An emu shut down the A21 in Sedlescombe today. They got it penned in a field, but they still haven’t found who it belongs to.
Used to be a flock near us, now gone. I wonder if whoever it was sold it on.
Anyhoo, the article makes a remark about Rob Hull. He was a British comedian of the Seventies who…had an emu. You kind of have to see it.
Here he explains how to groom an emu. Here’s something a bit more camp, if you like that. British talk show host Michael Parkinson once bitterly remarked that, for all his long career, he would mostly be remembered being knocked out of his chair by emu.
Fun fact: later in life, Hull came to resent emu bitterly. Because that’s what people who perform with dummies always do.
In 1999, Hull climbed up on the roof to adjust his TV aerial, slipped and fell through a greenhouse and died. He was survived by emu.
July 23, 2015 — 10:36 pm
Oh, I’m sorry — I have let you down. I could’ve done a really gay Photoshop or something, but I got totally distracted reading news today. From the terrorist attack in Tunisia (who the hell would vacation in Tunisia these days?) to the beheading in France right through to our very gay Supreme Court. I think I’m in love with Antonin Scalia. No homo.
Seriously, that’s not homo. We’re the opposite secks.
Anyway, by way of apology, here’s a picture of my crazy-ass chicken Mapp. She’s my elderly hen, over five years old (I’ve read various accounts of how long a pekin bantam might live, and I think six is about it). I know why she’s lived this long — she never lays me any fucking eggs.
Every year, just as laying season starts (mine only lay in Summer), she goes broody. Sits on an empty nest, refuses to budge, tries to hatch thin air. Screams like a little girl when you pick her up. They don’t lay when they’re broody.
First year she did this I thought she was egg bound, which can be fatal. So I tried all sorts of folk remedies including floating her in a bucket of warm soapy water and lubricating her vent with olive oil, an afternoon both of us would surely like to but never shall forget.
I stopped trying to break her of it. I roust her off the nest a couple of times a day and make her eat something and otherwise leave her to it. When laying season is over, she’ll pick herself up, dust herself off and act like nothing happened.
Hm. Perhaps not such a cray bird after all.
Good weekend, and stay away from the gloating lefties! The worm will turn…
June 26, 2015 — 10:28 pm
That’s not my joke, that’s his joke. The man who owns these ducks.
The summer fête season is upon us. This was taken at the first one in our annual calendar, in fact. Most of them have a show ring and various entertainments, and trained herd dogs are a regular feature.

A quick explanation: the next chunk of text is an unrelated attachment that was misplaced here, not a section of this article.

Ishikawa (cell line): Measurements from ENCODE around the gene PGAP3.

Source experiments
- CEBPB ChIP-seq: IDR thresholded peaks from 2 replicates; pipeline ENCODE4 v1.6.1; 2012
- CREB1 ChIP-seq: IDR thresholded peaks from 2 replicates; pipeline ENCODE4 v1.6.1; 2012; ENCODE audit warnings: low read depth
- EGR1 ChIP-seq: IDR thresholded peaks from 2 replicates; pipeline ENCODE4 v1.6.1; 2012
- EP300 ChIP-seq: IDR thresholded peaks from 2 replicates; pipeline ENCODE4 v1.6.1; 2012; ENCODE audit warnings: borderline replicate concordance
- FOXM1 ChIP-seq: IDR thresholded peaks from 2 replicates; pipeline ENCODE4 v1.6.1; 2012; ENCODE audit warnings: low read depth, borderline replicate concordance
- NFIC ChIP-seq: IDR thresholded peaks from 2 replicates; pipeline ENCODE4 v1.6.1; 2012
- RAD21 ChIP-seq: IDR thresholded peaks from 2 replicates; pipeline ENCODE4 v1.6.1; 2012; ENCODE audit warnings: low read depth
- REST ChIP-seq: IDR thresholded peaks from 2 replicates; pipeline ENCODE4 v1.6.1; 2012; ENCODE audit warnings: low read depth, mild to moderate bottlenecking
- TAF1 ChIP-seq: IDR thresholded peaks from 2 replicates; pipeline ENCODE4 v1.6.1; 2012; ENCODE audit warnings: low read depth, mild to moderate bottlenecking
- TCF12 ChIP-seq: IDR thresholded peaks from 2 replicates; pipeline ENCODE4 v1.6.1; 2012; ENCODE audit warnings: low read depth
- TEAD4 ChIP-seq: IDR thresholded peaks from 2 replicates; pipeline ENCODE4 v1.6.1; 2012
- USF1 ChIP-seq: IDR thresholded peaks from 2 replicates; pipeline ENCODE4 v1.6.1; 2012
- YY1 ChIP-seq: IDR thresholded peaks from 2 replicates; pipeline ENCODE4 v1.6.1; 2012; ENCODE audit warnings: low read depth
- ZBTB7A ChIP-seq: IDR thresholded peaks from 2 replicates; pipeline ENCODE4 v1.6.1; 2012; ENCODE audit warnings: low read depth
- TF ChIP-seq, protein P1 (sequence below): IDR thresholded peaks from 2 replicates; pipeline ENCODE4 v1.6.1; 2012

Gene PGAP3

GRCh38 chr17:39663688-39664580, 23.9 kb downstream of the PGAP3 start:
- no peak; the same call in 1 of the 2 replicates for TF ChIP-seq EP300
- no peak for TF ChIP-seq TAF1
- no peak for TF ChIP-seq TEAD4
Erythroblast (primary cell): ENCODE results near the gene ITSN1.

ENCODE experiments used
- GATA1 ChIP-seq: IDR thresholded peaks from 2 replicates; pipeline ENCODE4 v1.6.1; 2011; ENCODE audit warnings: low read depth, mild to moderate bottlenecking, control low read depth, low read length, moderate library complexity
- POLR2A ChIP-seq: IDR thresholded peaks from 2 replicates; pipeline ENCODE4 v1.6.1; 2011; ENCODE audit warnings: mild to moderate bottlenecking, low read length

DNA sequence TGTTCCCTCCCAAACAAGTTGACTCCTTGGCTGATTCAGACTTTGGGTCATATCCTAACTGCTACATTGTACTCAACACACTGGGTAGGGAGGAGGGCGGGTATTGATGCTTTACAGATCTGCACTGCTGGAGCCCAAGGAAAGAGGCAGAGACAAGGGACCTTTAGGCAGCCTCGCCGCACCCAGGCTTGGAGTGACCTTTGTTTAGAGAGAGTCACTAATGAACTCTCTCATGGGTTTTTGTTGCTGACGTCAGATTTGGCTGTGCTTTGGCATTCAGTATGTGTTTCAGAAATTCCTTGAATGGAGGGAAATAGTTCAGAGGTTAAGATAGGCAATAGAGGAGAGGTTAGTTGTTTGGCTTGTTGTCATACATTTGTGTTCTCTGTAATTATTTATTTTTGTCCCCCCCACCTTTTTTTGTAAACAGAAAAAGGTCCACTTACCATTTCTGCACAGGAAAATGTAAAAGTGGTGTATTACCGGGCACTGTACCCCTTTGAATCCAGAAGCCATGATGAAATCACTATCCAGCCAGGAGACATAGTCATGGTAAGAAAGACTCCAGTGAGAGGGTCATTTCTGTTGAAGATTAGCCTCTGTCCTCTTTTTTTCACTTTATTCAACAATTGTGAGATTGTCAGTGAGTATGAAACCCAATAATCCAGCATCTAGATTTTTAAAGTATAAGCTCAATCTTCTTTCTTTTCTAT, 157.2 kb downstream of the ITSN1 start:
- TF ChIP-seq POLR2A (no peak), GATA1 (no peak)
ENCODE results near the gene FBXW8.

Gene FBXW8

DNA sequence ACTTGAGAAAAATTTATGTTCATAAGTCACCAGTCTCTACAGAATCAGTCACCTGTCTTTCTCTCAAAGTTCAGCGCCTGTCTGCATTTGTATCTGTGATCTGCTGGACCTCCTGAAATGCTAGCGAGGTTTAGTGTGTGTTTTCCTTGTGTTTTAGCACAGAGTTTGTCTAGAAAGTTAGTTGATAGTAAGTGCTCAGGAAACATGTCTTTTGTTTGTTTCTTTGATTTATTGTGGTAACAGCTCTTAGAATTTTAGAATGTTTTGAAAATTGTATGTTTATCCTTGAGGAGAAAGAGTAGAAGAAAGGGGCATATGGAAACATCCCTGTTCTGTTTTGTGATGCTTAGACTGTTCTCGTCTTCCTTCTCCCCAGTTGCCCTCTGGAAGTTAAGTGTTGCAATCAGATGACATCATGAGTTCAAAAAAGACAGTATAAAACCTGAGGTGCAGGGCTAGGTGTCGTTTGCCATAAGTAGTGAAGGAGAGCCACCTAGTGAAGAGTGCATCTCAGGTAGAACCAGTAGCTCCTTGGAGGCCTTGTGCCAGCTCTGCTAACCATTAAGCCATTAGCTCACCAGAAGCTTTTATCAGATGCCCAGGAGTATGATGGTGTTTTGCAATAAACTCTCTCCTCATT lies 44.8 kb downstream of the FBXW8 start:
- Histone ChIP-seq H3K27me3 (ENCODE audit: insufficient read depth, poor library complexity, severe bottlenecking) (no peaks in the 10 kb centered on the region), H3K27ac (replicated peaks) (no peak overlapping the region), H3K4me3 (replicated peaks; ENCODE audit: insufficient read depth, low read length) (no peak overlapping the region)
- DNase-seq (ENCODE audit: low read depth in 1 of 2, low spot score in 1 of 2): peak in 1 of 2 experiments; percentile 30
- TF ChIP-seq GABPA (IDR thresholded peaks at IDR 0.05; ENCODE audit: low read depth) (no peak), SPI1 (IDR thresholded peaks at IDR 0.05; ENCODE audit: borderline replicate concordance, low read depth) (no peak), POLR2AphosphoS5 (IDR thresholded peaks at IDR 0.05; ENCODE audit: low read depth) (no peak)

This guy was good. He had an experienced dog (seven years in training) and a rescue dog (less than a year) and he was using them to herd a dozen ducks through a series of ramps and obstacle courses.
The new dog was very good, bless her heart. Not as good as the old hand but holding her own. The trainer said the experienced dog thinks nothing of rounding up a flock of 500 sheep all by himself.
He had some interesting observations. Like, if your dog runs off and you yell at him when he comes back, he’ll think you didn’t want him to come back and eventually he’ll run away for good. Also, he never trains dogs with food rewards. He doesn’t want them doing their job for pay, he wants them to work out of pride and a place in the pack. He’s obviously put a lot of thought into this.
Anyway, it’s Summer — stand by for livestock posts!
June 9, 2015 — 9:42 pm
Ladies and gentlemen, my one functional hen.
My flock is down to three, and two of my nutty birds have decided they’re going to be mamas. Not only do I not have a rooster, they aren’t sitting on any eggs, but don’t try explaining reproductive biology to a chikken. It always ends in tears.
They stopped laying and sit on each other in the nest box all day, screaming and poofing themselves up to improbable size when you raise the lid. I lift them out several times a day, put them in the warm grass and give them a handful of food. They are quite capable of doing this until they totally lose condition, if not starve to death. Bantams are famous for going hardcore broody.
Leaving this poor bird on her ownsome. Her name was originally Violet, but we changed it to Violence when it became clear she had serious anger management issues. She’s been known to fly clear across the lawn just to deliver that good peck on the foot we all know I so richly deserve.
No more. I think she must be lonely without her chikken buddies. She does a little dance when I walk up, a little dance that used to be a precursor to some serious beak action but now appears to be something approaching delight. It looks something like a honeybee’s waggle dance, but I don’t think she’s trying to tell me anything.
I know what you’re thinking. You’re thinking, “Weasel, this is an awfully grainy picture to come out of your fancy new birthday camera.” Well, let me tell you something, Mister Smarty: this is a teeny tiny section from the middle of the picture, at 100% zoom. Quite extraordinary.
June 3, 2015 — 9:49 pm
What the hell, girls? This thing was on the floor of the henhouse, not in the nest, so I suppose there’s an outside chance some passing robin snuck in and laid it (European robin’s eggs are not robin’s egg blue). But it looks exactly like one of theirs, only stupidly small.